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Petraeus, Crocker Push for Iraq Freeze in House

David Welna on 'Morning Edition'
Analysis: Steven Cook on 'The Bryant Park Project'

Democratic lawmakers grilled Gen. David Petraeus and Ambassador to Iraq Ryan Crocker on the second day of congressional hearings, in which the pair is seeking to make the case for freezing any future withdrawal of U.S. troops from the conflict.

Appearing before the House Armed Services Committee, Petraeus and Crocker largely reiterated their testimony from Tuesday, when they appeared before two Senate committees.

The questioning was divided along party lines, with Democratic Rep. Ike Skelton of Missouri charging that the cost of the war in Iraq in terms of soldiers and resources had left the U.S. vulnerable to attack elsewhere.

"When looking at the needs in Afghanistan, the effort in Iraq - however important - is putting at risk our ability to decisively defeat those most likely to attack us," Skelton said.

Republicans were considerably more optimistic about the situation in Iraq than last year.

"No one can deny that the security situation in Iraq has improved," said Rep. Duncan Hunter of California, the No. 1 Republican on the committee.

Petraeus, the top U.S. commander in Iraq, told lawmakers that security gains in the war zone are too fragile to promise further drawdowns.

"The situation in certain areas is still unsatisfactory and innumerable challenges remain," he said.

Crocker said political and economic process in recent months has been significant, but added: "I must underscore, however, that these gains are fragile, and they are reversible."

On Tuesday, Crocker and Petraeus appeared before the Senate Armed Services and Foreign Relations committees, where they received support from presumptive Republican presidential nominee Sen. John McCain and difficult questions from Democratic hopefuls Sens. Hillary Clinton and Barack Obama.

In his testimony Tuesday, Petraeus declined to give any indication that more troops could leave Iraq this year, after the last of five brigades ordered into the country for last year's buildup have come home. About 140,000 U.S. troops, including 15 brigades, are expected to be in Iraq at the end of July, down from the roughly 160,000 there now.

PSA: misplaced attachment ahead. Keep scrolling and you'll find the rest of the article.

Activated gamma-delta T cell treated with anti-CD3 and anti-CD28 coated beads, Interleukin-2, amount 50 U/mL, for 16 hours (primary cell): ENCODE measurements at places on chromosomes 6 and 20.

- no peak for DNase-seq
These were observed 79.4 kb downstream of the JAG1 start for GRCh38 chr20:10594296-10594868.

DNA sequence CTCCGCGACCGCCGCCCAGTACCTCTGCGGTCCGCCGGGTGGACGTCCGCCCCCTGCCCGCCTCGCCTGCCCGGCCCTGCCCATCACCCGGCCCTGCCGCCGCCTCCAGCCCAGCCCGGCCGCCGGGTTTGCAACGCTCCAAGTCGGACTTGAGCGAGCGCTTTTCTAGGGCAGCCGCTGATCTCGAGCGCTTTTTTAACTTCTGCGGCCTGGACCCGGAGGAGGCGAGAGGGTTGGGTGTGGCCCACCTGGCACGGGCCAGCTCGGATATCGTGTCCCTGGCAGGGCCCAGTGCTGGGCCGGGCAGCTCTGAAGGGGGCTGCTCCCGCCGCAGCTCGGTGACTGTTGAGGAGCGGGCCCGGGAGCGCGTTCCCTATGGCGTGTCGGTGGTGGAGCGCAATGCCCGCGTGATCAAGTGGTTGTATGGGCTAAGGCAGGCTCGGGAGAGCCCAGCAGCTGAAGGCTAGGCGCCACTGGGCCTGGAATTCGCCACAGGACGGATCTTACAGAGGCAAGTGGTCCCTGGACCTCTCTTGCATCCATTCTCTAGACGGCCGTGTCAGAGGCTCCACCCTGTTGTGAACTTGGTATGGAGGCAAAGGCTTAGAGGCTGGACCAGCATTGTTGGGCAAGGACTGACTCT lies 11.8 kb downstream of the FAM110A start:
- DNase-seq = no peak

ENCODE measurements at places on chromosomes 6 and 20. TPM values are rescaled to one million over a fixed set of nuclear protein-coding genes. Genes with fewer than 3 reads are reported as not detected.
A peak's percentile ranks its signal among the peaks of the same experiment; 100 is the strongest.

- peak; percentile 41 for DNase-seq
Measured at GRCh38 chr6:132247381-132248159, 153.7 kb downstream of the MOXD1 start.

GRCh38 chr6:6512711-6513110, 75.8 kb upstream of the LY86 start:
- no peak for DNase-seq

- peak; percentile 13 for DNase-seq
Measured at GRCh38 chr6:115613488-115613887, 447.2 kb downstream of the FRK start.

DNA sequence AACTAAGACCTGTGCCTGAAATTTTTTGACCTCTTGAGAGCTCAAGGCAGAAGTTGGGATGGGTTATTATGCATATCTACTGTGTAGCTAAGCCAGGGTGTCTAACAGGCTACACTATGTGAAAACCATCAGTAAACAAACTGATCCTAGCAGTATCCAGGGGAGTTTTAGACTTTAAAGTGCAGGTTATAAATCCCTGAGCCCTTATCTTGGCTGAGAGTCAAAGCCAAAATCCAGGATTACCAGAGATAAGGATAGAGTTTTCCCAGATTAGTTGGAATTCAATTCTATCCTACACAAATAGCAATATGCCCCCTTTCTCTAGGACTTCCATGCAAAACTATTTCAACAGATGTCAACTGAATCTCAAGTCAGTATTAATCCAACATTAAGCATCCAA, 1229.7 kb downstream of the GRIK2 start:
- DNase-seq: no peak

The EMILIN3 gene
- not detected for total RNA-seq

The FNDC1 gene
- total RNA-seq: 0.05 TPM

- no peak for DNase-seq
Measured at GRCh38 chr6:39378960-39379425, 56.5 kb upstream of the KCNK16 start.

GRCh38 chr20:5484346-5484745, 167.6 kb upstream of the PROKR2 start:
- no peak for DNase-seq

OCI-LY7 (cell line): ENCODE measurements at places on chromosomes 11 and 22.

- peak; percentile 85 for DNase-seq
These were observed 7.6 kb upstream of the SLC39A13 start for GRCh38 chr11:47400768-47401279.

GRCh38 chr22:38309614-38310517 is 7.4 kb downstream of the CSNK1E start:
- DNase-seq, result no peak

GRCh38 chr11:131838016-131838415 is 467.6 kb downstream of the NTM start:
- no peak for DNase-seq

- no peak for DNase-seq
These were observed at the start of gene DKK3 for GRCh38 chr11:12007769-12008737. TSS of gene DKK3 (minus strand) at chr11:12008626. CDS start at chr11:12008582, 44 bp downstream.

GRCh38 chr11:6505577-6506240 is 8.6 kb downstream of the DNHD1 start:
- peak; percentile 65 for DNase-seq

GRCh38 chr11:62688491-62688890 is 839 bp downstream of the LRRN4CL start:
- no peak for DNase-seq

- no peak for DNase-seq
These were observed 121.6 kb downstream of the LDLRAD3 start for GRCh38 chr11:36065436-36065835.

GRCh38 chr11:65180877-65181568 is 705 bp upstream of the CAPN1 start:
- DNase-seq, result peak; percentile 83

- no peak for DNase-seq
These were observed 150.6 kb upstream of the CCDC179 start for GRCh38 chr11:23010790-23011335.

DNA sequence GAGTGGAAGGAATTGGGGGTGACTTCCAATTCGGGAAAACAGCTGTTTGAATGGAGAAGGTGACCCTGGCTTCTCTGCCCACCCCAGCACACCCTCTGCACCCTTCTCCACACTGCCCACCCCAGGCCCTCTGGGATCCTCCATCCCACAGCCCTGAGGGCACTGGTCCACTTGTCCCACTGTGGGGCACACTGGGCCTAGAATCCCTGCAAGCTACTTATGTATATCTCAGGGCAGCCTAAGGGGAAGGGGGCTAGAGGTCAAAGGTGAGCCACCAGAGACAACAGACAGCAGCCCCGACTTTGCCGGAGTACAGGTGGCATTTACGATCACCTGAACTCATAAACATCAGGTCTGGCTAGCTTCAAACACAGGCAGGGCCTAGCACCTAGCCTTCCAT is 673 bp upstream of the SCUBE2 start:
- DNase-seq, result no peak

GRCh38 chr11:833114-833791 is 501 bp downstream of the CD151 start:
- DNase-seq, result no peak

Petraeus recommended a 45-day "period of consolidation and evaluation" once those brigades come home — a span of time that would see little if any withdrawal.

The general cited a marked decrease in the number of U.S. and Iraqi deaths since the surge. But he warned that a new bout of sectarian violence in recent weeks showed that the progress made was "fragile and reversible."

The recent violence in Baghdad and the southern city of Basra — which has resulted in the deaths of at least 11 U.S. soldiers in combat since Sunday — showed "there is still very much to be done" to stabilize the situation, Petraeus said.

Echoing Petraeus' assessment, Ambassador Crocker said, "Immense challenges remain and progress is uneven and often frustratingly slow, but there is progress."

McCain, who has expressed solidarity with the Bush administration's desire to stabilize U.S. troop levels at 140,000 after July's withdrawal, was careful to distinguish his support for last year's surge strategy from the previous "four years of mismanaged war."

But, McCain said, one year after the surge, "We're no longer staring into the abyss of defeat and we can look ahead to the prospect of success."

Clinton, who questioned both Petraeus and Crocker, called for an "orderly" withdrawal of troops, praising U.S. forces as "the best in the world." But the costs of the war in lives and money were placing an undue burden on the nation, she said.

"The longer we stay in Iraq, the longer we divert challenges from Afghanistan and elsewhere in the world," Clinton said.

Obama serves on the Senate Foreign Relations Committee, where Petraeus and Crocker appeared in Tuesday's afternoon session. Pressing the pair on their standard for success in Iraq, Obama worried that the goal of eliminating al-Qaida and Iranian influences was unachievable.

"If, on the other hand, our criteria is a messy, sloppy status quo but there's not huge outbreaks of violence — there's still corruption, but the country is struggling along, but it's not a threat to its neighbors and it's not an al-Qaida base — that seems to me an achievable goal within a measurable timeframe," Obama said.

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